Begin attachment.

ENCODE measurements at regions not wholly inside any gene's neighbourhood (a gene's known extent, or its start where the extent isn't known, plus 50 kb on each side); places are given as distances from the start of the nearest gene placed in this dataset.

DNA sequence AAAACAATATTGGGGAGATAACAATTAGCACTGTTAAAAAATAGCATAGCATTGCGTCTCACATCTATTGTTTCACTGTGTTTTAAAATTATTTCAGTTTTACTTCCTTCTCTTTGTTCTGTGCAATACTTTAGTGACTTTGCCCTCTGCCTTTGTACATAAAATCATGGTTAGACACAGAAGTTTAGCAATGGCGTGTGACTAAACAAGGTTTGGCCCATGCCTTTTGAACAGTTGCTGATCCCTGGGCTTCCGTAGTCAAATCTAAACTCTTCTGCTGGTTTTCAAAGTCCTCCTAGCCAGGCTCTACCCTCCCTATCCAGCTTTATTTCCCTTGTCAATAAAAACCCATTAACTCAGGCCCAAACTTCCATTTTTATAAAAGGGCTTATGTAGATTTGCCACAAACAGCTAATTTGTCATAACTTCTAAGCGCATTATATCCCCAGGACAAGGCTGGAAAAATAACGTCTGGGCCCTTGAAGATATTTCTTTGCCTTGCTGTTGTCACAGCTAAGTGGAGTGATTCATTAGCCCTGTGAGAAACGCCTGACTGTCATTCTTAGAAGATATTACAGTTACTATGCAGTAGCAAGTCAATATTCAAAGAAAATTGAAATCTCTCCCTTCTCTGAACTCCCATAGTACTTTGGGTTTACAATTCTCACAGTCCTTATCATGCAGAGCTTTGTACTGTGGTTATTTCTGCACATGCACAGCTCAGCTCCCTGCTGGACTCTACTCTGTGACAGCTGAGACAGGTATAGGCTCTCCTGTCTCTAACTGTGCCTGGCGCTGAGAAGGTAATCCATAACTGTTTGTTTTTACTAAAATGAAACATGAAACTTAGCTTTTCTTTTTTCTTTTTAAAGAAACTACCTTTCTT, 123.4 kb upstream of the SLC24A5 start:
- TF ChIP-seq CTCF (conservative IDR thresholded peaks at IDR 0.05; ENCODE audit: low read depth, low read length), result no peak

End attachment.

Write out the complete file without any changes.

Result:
ENCODE measurements at regions not wholly inside any gene's neighbourhood (a gene's known extent, or its start where the extent isn't known, plus 50 kb on each side); places are given as distances from the start of the nearest gene placed in this dataset.

DNA sequence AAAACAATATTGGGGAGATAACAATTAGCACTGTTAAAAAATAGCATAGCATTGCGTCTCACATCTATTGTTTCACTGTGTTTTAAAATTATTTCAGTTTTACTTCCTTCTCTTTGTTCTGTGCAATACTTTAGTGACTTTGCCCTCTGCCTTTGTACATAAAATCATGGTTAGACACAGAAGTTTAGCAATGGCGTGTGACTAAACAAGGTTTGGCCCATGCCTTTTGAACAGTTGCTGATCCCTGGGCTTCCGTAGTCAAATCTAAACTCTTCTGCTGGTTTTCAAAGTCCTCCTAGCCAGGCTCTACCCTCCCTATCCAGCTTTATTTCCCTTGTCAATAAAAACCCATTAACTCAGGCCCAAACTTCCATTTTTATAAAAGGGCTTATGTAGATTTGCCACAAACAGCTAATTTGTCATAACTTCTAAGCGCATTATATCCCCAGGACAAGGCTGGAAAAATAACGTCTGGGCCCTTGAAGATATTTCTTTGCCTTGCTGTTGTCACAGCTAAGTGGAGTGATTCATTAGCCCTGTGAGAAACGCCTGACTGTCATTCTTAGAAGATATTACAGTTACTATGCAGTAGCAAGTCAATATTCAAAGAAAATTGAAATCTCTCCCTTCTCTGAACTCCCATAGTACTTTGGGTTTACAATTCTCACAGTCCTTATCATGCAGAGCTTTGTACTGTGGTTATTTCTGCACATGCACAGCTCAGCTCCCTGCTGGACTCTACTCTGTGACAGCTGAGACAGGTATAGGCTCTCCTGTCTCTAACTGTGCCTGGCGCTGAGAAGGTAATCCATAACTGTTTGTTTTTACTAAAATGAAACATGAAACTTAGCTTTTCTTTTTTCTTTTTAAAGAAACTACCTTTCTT, 123.4 kb upstream of the SLC24A5 start:
- TF ChIP-seq CTCF (conservative IDR thresholded peaks at IDR 0.05; ENCODE audit: low read depth, low read length), result no peak